The ALJ also relied in part on the opinions of state agency medical consultants who reviewed Gilbert's medical records in November 2008. Both Dr. Humildad Anzures and Dr. Timothy Gregg opined that Gilbert could lift 50 pounds occasionally and 25 pounds frequently, stand/walk and sit for 6 hours each, and frequently stoop, crouch, and crawl [TR 631-21, 637, 873-74, 879]. Finally, in rejecting Dr. Sanders' opinion, the ALJ considered Gilbert's own statements regarding her daily activities, including the fact that she was responsible for caring for her young grandchild and that she was able to dust, wash dishes, do laundry, cook, shop, and take care of her personal needs [TR 44-45, 204-06].

Thus, based on a review of the entire record, the Court finds that substantial evidence supports the ALJ's decision to reject the opinion of Dr. Sanders. Moreover, the decision of the ALJ clearly sets out "good reasons" for rejecting this treating source. Accordingly, Gilbert's argument on this point fails.

The Court now turns to Gilbert's argument that the ALJ failed to consider the combined effects of her impairments. Gilbert fails to explain how her impairments resulted in any limitations in excess of her RFC. While the ALJ is required to consider the required effect of a claimant's impairments in deciding whether she is disabled, "[a]n ALJ's individual discussion of multiple impairments does not imply that he failed to consider the impairments in combination, where the ALJ specifically refers to a combination in finding that the plaintiff does not meet the listings." Loy v. Secretary of Health and Human Services, 901 F.2d 1306, 1310 (6th Cir. 1990)(quotations omitted). Here, the ALJ discussed Gilbert's reported symptoms, the medical findings, and various diagnoses to determine that she had severe impairments, but no "impairment or combination of impairments" that met or equaled a listed impairment [TR 14]. This finding is sufficient to show that the ALJ considered the combined effect of Gilbert's impairments. See Loy, 9091 F.2d at 1310.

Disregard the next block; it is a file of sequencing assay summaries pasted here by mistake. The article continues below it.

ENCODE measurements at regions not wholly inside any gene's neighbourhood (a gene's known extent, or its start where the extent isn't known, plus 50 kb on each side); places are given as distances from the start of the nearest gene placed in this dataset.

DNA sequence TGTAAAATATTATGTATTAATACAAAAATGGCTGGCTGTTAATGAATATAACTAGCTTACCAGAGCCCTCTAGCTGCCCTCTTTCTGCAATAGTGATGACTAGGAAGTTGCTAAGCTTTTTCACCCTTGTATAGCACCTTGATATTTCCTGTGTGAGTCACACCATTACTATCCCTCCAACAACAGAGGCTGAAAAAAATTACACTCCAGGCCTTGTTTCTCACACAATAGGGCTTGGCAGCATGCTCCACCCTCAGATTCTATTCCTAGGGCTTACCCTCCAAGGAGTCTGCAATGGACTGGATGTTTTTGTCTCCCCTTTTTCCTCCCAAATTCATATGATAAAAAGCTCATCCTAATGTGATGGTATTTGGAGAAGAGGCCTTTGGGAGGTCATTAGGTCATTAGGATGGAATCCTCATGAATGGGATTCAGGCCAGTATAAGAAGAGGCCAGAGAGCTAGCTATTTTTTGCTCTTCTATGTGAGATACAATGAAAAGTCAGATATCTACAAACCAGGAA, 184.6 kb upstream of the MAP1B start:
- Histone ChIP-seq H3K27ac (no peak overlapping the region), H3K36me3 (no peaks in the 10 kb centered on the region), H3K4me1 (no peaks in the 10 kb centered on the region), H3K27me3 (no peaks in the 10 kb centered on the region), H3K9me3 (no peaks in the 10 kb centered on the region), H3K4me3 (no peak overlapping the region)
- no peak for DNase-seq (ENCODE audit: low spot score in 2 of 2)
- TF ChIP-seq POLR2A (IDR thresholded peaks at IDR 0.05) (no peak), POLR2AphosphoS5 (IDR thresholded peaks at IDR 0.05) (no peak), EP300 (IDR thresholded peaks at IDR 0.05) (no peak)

Accordingly, Gilbert has failed to establish entitlement to a period of disability, disability insurance benefits, or Supplemental Security Income. As set forth above, a review of the entire record reveals that substantial evidence supports the ALJ's RFC finding and that the VE identified jobs that would be compatible with her individual vocational characteristics and RFC. In conclusion, the decision of the ALJ that Gilbert is not disabled is supported by substantial evidence and was made pursuant to the proper legal standards.


For the reasons set forth above, the Court, being fully and sufficiently advised, hereby ORDERS as follows:

(1) the plaintiff's motion for summary judgment [DE #13] is DENIED;

(2) the defendant's motion for summary judgment [DE #14] is GRANTED;

(3) the decision of the Commissioner is AFFIRMED pursuant to sentence four of 42 U.S.C. § 405(g) as it was supported by substantial evidence and was decided by proper legal standards; and

(4) a judgment consistent with this Opinion & Order will be entered contemporaneously.